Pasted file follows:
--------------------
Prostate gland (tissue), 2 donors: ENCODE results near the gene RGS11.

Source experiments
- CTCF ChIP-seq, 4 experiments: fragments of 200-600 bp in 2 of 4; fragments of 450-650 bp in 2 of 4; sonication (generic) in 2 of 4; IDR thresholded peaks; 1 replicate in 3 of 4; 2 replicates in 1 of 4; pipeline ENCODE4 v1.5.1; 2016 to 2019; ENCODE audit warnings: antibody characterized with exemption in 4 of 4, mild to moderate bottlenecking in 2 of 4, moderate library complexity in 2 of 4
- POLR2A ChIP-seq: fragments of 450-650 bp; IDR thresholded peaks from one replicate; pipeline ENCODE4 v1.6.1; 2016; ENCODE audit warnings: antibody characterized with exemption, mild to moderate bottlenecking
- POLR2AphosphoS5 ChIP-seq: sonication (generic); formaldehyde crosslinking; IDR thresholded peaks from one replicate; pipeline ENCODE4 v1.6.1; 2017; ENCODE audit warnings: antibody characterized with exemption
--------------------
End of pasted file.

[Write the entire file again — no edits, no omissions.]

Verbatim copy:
Prostate gland (tissue), 2 donors: ENCODE results near the gene RGS11.

Source experiments
- CTCF ChIP-seq, 4 experiments: fragments of 200-600 bp in 2 of 4; fragments of 450-650 bp in 2 of 4; sonication (generic) in 2 of 4; IDR thresholded peaks; 1 replicate in 3 of 4; 2 replicates in 1 of 4; pipeline ENCODE4 v1.5.1; 2016 to 2019; ENCODE audit warnings: antibody characterized with exemption in 4 of 4, mild to moderate bottlenecking in 2 of 4, moderate library complexity in 2 of 4
- POLR2A ChIP-seq: fragments of 450-650 bp; IDR thresholded peaks from one replicate; pipeline ENCODE4 v1.6.1; 2016; ENCODE audit warnings: antibody characterized with exemption, mild to moderate bottlenecking
- POLR2AphosphoS5 ChIP-seq: sonication (generic); formaldehyde crosslinking; IDR thresholded peaks from one replicate; pipeline ENCODE4 v1.6.1; 2017; ENCODE audit warnings: antibody characterized with exemption